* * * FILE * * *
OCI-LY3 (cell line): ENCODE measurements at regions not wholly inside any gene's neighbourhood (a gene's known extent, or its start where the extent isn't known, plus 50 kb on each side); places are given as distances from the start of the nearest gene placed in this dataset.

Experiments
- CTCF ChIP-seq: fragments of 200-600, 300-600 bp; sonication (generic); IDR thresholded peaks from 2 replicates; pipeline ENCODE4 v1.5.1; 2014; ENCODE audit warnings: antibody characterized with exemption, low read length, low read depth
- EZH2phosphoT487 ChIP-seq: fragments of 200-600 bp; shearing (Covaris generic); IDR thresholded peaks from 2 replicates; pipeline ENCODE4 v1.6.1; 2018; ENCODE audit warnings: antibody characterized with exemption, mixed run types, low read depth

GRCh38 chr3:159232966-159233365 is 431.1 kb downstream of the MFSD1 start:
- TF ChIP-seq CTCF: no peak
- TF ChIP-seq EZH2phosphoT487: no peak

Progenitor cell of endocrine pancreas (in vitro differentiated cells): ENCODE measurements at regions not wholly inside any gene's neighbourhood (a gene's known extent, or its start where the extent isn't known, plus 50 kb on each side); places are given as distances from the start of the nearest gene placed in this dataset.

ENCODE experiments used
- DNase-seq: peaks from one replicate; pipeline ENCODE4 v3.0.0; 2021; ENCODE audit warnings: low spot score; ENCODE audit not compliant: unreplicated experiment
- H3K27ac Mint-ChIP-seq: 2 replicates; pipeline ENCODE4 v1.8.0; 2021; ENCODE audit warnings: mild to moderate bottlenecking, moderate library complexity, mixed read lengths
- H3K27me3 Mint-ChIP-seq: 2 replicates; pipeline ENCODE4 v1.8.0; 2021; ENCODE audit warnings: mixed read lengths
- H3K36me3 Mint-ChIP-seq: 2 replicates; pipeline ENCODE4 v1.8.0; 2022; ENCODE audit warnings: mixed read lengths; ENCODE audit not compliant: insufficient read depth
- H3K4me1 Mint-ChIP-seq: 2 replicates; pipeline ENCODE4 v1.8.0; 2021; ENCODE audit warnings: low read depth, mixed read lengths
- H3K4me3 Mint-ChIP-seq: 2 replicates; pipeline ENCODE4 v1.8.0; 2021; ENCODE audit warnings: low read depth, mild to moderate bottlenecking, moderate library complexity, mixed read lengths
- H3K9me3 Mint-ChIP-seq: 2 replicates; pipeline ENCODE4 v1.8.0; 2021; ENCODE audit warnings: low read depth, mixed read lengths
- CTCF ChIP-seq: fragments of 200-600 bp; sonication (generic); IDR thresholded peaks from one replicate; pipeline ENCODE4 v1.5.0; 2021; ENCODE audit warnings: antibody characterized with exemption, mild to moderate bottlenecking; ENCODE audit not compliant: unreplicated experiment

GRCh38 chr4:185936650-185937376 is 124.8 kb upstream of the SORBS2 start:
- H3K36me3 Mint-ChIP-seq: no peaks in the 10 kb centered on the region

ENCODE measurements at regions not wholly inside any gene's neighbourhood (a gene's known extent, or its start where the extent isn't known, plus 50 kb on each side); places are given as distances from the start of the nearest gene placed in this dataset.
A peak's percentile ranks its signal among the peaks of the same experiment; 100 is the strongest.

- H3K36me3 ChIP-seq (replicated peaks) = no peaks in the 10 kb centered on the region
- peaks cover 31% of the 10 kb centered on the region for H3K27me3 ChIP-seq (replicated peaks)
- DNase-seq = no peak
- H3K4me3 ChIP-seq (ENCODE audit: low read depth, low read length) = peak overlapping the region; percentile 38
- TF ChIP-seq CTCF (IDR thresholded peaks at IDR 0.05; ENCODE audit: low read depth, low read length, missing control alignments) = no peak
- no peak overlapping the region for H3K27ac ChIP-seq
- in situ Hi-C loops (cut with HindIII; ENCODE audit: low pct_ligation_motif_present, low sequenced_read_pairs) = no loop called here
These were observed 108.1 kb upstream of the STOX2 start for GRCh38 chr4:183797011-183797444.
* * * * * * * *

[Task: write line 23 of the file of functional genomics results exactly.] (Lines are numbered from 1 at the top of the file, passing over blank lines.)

- peaks cover 31% of the 10 kb centered on the region for H3K27me3 ChIP-seq (replicated peaks)